Divergent color schemes are effective for visualizing data sets with a meaningful midpoint or a point of comparison between two extremes. These schemes use contrasting hues to emphasize the positive and negative deviations from the midpoint. Divergent color schemes are often employed in visualizations such as correlation matrices, where colors represent the strength and direction of correlations between variables, or in election result maps to highlight shifts in voter preferences from one election to another. The goal is to clearly distinguish between values above and below the midpoint while ensuring that the midpoint itself is visually prominent.

Color Usage Guidelines

Use categorical colors only in certain cases: Reserve categorical colors for data sets with distinct, non-ordered categories where each category needs to be easily distinguishable. Overuse of categorical colors can lead to visual clutter and confusion.

Use up to 8 categorical colors: Limit the number of categorical colors to 8 or fewer to ensure clarity and avoid overwhelming the audience with excessive color variation. Beyond this threshold, it becomes challenging for viewers to differentiate between colors, diminishing the effectiveness of the visualization.

Don’t use sequential colors with categorical data: Avoid using sequential color schemes, which represent ordered or continuous data, with categorical data, as it can mislead viewers into perceiving a false order or progression among categories that don’t exist.

Don’t use categorical or diverging colors with sequential data: Similarly, refrain from using categorical or diverging color schemes with sequential data, as this can obscure the natural progression or continuity of the data, leading to misinterpretation.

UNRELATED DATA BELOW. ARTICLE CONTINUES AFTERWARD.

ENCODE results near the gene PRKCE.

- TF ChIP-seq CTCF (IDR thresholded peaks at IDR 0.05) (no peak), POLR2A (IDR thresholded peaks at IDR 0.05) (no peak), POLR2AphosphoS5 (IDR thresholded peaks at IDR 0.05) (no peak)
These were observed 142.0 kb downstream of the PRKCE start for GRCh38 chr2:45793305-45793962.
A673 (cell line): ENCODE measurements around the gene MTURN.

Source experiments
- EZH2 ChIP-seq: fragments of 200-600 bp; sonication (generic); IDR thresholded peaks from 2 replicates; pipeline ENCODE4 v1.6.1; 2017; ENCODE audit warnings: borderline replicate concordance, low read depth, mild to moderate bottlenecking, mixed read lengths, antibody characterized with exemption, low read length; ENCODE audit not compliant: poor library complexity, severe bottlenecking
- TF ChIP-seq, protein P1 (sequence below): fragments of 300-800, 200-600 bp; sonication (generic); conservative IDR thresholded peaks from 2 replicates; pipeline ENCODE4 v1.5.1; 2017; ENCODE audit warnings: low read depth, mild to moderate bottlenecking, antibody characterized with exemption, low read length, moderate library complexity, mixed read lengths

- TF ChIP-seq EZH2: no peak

Use darker colors to show larger numbers: When using sequential color schemes to represent ordered data, employ darker colors to denote larger numbers or higher values. This ensures that viewers can easily discern the magnitude or intensity of the data represented by the colors.

Crop diverging colors: Trim the range of colors in diverging color schemes to highlight the most relevant data points or to avoid emphasizing extreme values excessively. This prevents distortion and ensures that the focus remains on the data’s central trends or comparisons.

Be consistent with color across charts: Maintain consistency in color usage across multiple charts or visualizations within the same presentation or report to facilitate easier comprehension and comparison. Consistency helps viewers associate specific colors with particular data categories or meanings consistently throughout the visualization.

Chart Elements


A well-crafted title should be concise, descriptive, and informative, capturing the main message or purpose of the visualization. Titles should be placed prominently at the top of the chart, using a larger font size and bold styling to distinguish them from other text elements.

Title Typography
Font Family: Open Sans
Font Weight: Bold, 700, Semibold, 600
Font Size: 18 px/ 1.125 rem
Case: Title


Axes provide a frame of reference for the data, indicating the scale, units, and range of values represented in the visualization. Axes should be clearly labeled with descriptive titles and units of measurement, using legible fonts and appropriate font sizes to ensure readability.

Axis Label Typography
Font Family: Open Sans
Font Weight: Regular, 400
Font Size: 14 px/ 0.875 rem
Case: Sentence


Legends are essential for interpreting the colors, symbols, or patterns used in the visualization to represent different data categories or series. Legends should be positioned under the title if possible, or to the right of the chart if the legend is too long. The legend should use a smaller font size than the title and axis labels.

Legend Typography
Font Family: Open Sans
Font Weight: Regular, 400
Font Size: 12 px/ 0.75 rem
Case: Sentence


Gridlines help viewers gauge the scale of the data and make comparisons between data points. Gridlines should be subtle and unobtrusive, using light colors and be used sparingly to avoid visual clutter. Gridlines should be aligned with the axes to guide viewers in interpreting the data accurately.